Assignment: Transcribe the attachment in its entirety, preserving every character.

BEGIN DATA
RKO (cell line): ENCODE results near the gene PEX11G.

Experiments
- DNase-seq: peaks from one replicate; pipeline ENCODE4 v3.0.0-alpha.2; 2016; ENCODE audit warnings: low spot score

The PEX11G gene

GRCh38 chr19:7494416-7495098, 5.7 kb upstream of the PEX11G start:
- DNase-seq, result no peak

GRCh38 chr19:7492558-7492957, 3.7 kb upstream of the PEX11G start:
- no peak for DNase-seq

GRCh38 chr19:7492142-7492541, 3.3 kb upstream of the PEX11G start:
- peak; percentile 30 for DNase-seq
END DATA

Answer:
RKO (cell line): ENCODE results near the gene PEX11G.

Experiments
- DNase-seq: peaks from one replicate; pipeline ENCODE4 v3.0.0-alpha.2; 2016; ENCODE audit warnings: low spot score

The PEX11G gene

GRCh38 chr19:7494416-7495098, 5.7 kb upstream of the PEX11G start:
- DNase-seq, result no peak

GRCh38 chr19:7492558-7492957, 3.7 kb upstream of the PEX11G start:
- no peak for DNase-seq

GRCh38 chr19:7492142-7492541, 3.3 kb upstream of the PEX11G start:
- peak; percentile 30 for DNase-seq